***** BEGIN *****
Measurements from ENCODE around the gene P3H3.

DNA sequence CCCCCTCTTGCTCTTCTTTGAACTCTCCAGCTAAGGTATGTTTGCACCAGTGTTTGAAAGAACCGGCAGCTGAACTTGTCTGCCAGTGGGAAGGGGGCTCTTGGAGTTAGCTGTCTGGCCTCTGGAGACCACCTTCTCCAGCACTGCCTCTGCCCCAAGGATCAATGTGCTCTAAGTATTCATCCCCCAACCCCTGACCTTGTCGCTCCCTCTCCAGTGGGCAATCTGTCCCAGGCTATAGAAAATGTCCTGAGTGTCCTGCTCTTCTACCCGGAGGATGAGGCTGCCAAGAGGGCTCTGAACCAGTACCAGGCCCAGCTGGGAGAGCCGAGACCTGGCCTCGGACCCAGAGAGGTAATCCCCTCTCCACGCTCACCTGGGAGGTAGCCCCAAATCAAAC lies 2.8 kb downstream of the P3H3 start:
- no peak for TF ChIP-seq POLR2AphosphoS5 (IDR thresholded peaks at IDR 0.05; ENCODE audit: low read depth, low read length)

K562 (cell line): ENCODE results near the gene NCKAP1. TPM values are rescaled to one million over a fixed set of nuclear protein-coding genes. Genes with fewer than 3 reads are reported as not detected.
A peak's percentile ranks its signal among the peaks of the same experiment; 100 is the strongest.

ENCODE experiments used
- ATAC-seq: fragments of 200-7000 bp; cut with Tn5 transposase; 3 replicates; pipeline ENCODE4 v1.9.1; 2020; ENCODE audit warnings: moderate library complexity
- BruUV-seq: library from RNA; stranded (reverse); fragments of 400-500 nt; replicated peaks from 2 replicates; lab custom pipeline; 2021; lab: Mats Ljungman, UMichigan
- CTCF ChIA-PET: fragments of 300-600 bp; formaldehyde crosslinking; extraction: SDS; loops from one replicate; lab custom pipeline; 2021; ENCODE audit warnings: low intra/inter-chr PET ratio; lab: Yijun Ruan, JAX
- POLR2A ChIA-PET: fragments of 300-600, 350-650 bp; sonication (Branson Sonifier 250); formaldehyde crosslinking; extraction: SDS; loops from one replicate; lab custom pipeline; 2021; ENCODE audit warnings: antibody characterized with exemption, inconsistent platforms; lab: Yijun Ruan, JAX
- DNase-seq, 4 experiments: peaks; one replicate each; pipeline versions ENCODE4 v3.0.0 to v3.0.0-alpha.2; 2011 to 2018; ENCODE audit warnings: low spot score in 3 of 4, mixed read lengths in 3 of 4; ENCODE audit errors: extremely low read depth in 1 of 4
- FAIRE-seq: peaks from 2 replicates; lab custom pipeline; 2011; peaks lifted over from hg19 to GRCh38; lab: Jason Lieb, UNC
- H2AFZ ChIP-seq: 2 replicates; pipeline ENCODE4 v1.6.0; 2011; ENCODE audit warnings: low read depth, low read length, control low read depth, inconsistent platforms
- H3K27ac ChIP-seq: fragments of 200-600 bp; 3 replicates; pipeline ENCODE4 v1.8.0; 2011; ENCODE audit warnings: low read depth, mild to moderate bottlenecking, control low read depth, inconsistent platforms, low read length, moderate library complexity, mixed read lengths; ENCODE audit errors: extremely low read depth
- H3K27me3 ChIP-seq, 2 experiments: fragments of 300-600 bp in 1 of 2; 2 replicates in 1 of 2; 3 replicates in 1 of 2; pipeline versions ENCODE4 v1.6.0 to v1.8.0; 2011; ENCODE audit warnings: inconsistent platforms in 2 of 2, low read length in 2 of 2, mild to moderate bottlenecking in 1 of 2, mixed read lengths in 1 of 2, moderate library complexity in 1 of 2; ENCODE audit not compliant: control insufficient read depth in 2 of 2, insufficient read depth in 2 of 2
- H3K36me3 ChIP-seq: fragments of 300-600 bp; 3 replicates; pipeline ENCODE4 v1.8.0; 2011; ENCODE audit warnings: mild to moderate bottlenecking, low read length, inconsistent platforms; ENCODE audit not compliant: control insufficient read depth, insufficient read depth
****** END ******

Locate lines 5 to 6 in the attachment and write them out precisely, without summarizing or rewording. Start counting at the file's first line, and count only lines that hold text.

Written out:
A peak's percentile ranks its signal among the peaks of the same experiment; 100 is the strongest.

ENCODE experiments used